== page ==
Here’s an overview of some of last week’s most interesting news, articles, reviews, interviews and podcasts:
XSS flaws found on three security firms’ websites
A group of white-hat hackers has discovered various XSS vulnerabilities on websites belonging to three well-known security companies, and have reported it to the firms themselves so that they can fix them them as soon as possible.
How to cut costs and still remain secure
Whilst reduced spending may be good for the company’s balance sheet, often data security has been the trade off. Let’s look at the evidence.
Seven Deadliest Wireless Technologies Attacks
This book introduces the reader to the anatomy of attacks aimed at wireless technologies and devices that use them.
Massive iTunes phishing attack
Apple’s popular iTunes platform has become a major target for hackers looking to steal credit card data from the service’s millions of users.
Fake browser updates deliver fake AV or exploit kit
Not that long ago, Microsoft was warning users about rogue AV peddlers using compromised websites and fake browser warnings to urge them to download an “upgrade”/”solution for malware protection”.
How to block Flash in Safari
I’ve been using Safari as a primary browser and, until recently, it worked perfectly. In the past six months or so, I’ve been witnessing Safari constantly hanging and crashing. What was the problem with it?
Security exercise for information infrastructure protection
In this podcast, Dr. Vangelis Ouzounis, program manager of the CIIP program at ENISA, talks about the preparations for the first pan European CIIP exercise, shares some information on how it will be conducted and about ENISA’s future plans for this and other exercises.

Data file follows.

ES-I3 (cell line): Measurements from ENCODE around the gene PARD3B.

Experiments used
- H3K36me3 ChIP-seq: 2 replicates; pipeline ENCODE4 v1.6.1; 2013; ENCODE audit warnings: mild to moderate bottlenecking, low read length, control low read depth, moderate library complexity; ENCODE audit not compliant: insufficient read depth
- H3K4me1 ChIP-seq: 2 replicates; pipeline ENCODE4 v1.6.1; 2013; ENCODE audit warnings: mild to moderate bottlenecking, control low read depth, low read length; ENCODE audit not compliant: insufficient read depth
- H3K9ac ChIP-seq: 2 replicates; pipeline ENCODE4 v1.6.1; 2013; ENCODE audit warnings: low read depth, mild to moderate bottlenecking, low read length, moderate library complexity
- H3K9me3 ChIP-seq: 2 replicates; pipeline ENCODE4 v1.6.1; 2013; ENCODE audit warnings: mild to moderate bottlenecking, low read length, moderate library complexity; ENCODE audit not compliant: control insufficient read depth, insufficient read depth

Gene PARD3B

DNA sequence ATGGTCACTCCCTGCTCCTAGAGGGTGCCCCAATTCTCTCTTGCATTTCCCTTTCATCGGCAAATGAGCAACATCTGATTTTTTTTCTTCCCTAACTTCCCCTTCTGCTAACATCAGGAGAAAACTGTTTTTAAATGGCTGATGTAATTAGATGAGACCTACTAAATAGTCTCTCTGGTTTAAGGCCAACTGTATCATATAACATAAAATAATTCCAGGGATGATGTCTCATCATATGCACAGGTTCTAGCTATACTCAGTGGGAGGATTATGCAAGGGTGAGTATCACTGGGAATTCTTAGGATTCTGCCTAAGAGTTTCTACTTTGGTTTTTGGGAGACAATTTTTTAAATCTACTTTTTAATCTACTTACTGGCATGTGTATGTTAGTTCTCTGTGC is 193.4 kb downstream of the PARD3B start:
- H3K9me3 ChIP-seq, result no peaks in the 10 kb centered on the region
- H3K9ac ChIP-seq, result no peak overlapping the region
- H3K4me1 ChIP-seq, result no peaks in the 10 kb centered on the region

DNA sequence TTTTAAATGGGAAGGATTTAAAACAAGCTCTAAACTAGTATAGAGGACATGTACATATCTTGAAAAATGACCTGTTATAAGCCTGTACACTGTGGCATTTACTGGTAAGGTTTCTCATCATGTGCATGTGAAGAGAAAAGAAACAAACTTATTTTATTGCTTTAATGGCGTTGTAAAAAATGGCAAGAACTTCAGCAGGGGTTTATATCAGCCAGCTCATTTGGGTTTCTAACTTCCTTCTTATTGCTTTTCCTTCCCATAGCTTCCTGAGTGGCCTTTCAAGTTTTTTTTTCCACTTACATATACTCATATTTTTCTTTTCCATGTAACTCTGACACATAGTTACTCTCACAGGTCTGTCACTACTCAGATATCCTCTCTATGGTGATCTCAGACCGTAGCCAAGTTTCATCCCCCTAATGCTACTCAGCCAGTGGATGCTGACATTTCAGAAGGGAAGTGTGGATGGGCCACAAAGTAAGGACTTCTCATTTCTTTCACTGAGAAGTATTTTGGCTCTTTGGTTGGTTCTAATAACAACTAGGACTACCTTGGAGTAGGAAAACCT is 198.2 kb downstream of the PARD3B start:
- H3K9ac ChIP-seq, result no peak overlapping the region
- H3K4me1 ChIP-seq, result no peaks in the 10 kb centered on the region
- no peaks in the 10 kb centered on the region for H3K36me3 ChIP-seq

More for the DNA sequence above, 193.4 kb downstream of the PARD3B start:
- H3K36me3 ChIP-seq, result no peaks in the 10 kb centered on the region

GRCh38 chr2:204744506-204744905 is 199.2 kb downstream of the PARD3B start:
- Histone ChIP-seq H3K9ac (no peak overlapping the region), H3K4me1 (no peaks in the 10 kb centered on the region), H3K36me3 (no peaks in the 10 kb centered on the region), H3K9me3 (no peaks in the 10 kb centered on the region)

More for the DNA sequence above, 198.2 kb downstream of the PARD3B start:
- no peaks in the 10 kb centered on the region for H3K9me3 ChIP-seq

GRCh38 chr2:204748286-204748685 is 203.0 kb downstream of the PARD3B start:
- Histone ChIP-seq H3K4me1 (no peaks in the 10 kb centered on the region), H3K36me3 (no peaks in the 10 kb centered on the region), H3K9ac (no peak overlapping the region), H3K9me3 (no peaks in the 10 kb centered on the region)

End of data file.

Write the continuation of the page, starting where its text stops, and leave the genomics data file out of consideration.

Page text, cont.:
Cryptome hacked, founder e-mail account ransacked
Cryptome.org, the well-known whisteblowing site, was hacked and all of its content (approximately 7GB of data) was deleted by the hacker who then left a message on the defaced home page.
Politically motivated cyber attacks
According to a new report, 53 percent of critical infrastructure providers report that their networks have experienced what they perceived as politically motivated cyber attacks.
A closer look at Knox for Mac
Knox is a Mac application that will allow you to create password-protected and encrypted vaults on your computer or to turn an external drive into one in order to securely move data from one Mac to another.
A phishing e-mail to learn from
A phishing attempt that makes even people who are very good at spotting them pause for a moment and take a good look is a perfect example on which to learn.
Are computer “health certificates” the answer for the botnet problem?
Back in March, at the RSA Conference in San Francisco, Corporate Vice President for Trustworthy Computing at Microsoft Scott Charney proposed to the audience and to the world the idea of confining infected computers into quarantine.
Large scale study of SSL configurations
Ivan Ristic is the director of engineering at Qualys and principal author of ModSecurity, the open source web application firewall. In this podcast he talks about the Qualys SSL Labs Internet-wide SSL survey and their recent release of the raw data from the survey.
Spammers using new URL obfuscation technique
Spammers and scammers are always on the lookout for new tricks to use to bypass URL filters and deliver the links to unsuspecting victims, and lately they have discovered that the use of the invisible “soft hyphen” – or “SHY character”, as it is sometimes called – in such links can help them do so.
Trojan overrides Firefox password-saving behavior
A curious new information-stealing Trojan that patches a core Firefox file in order to override the browser’s behavior has been discovered by Webroot researchers.
SANS London: Europe’s most extensive security training event
Terry Neal is the Director EMEA of the SANS Institute. In this interview he discusses SANS London 2010 training event in detail. Terry introduces the courses, the instructors and offers an overview of the event and what first-timers can expect when they attend.
Future malware will steal behavioral and relationship patterns
Whenever something of tangible value exist, there will always be those who will try to steal it, says a group of international researchers that recently published a paper on future malware threats.